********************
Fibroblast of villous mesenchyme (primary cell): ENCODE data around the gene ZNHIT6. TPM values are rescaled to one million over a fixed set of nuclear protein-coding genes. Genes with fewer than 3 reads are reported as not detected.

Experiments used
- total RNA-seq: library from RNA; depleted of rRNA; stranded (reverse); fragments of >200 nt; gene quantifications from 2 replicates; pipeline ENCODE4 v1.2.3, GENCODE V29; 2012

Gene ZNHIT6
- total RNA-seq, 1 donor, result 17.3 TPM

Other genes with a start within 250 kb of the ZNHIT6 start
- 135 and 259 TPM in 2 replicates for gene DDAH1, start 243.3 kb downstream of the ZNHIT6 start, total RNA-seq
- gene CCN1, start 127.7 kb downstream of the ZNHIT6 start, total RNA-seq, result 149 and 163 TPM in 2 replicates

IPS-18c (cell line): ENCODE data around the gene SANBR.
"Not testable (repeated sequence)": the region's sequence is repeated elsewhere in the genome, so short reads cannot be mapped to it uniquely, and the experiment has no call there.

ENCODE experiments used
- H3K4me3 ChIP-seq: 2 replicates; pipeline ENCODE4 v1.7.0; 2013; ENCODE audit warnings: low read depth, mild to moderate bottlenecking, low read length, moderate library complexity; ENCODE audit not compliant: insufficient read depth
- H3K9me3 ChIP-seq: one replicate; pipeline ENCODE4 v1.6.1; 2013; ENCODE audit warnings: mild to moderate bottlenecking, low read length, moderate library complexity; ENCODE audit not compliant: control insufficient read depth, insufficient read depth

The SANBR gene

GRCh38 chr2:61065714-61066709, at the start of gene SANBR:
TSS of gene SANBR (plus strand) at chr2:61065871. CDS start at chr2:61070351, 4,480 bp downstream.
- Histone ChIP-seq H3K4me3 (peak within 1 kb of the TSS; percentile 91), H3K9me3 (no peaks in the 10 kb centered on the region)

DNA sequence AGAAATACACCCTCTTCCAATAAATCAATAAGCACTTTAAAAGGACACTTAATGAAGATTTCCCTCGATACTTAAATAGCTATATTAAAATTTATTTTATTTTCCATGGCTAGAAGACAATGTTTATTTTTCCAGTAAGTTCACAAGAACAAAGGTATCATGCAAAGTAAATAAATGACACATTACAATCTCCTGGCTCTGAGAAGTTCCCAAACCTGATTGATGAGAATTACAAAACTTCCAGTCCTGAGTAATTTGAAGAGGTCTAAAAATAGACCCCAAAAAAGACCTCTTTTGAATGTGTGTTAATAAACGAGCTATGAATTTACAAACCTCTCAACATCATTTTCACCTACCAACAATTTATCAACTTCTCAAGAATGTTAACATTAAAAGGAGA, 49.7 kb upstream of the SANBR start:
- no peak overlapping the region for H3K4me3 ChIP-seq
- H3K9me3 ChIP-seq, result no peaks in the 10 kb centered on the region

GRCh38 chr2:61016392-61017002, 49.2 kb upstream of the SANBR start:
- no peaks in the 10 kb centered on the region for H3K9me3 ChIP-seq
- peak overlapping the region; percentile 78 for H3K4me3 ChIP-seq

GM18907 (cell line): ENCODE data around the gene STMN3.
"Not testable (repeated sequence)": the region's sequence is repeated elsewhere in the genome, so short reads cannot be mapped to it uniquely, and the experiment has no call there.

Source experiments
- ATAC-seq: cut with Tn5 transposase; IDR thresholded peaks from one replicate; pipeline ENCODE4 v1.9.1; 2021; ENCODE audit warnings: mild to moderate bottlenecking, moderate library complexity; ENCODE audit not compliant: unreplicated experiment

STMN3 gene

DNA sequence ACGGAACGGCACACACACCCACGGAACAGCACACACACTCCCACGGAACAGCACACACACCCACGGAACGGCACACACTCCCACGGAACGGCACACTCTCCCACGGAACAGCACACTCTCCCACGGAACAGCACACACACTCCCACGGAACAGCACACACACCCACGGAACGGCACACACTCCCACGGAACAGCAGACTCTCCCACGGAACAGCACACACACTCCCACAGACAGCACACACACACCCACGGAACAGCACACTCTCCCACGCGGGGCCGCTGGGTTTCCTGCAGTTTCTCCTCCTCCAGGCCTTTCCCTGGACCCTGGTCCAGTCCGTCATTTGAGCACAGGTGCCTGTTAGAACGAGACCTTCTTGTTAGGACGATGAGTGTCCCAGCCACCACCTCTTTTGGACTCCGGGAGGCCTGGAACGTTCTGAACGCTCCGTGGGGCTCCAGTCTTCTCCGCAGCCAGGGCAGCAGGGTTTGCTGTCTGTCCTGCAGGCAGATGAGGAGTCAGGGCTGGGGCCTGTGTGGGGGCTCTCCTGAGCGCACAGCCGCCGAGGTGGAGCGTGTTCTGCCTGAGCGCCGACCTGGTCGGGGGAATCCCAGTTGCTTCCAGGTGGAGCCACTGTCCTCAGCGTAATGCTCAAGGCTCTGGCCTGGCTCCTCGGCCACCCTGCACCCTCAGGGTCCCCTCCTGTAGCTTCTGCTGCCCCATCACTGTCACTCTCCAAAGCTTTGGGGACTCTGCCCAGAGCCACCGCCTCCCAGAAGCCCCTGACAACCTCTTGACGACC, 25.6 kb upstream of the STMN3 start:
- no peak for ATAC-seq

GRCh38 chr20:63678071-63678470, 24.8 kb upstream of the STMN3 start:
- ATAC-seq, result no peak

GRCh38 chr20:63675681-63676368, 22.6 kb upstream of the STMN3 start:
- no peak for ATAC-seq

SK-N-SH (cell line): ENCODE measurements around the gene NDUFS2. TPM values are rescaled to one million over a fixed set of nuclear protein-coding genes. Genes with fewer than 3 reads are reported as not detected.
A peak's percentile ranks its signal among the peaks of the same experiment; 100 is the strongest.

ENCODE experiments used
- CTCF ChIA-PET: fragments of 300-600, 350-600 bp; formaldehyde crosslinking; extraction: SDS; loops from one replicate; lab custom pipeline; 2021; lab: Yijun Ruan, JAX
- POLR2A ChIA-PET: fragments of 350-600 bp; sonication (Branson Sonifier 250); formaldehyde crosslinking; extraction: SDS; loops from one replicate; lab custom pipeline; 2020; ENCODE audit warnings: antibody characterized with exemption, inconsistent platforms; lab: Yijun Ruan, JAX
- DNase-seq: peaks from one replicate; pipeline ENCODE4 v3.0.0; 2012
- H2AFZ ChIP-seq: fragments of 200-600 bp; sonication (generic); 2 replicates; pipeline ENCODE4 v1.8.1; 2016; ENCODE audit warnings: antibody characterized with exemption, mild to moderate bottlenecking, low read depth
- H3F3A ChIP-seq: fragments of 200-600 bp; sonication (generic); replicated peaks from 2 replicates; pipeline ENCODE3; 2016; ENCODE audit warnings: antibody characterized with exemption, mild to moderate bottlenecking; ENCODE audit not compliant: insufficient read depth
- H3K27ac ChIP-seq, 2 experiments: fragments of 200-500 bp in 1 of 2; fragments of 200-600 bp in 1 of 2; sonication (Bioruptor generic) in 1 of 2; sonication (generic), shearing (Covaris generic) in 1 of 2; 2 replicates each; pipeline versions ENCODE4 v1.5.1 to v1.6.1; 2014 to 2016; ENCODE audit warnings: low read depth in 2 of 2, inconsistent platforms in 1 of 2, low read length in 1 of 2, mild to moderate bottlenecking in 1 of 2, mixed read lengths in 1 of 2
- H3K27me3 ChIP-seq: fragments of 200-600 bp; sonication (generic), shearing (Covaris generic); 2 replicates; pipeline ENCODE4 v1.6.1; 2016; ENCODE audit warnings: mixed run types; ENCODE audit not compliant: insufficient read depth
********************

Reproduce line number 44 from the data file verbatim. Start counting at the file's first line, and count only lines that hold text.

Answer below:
- H3K27me3 ChIP-seq: fragments of 200-600 bp; sonication (generic), shearing (Covaris generic); 2 replicates; pipeline ENCODE4 v1.6.1; 2016; ENCODE audit warnings: mixed run types; ENCODE audit not compliant: insufficient read depth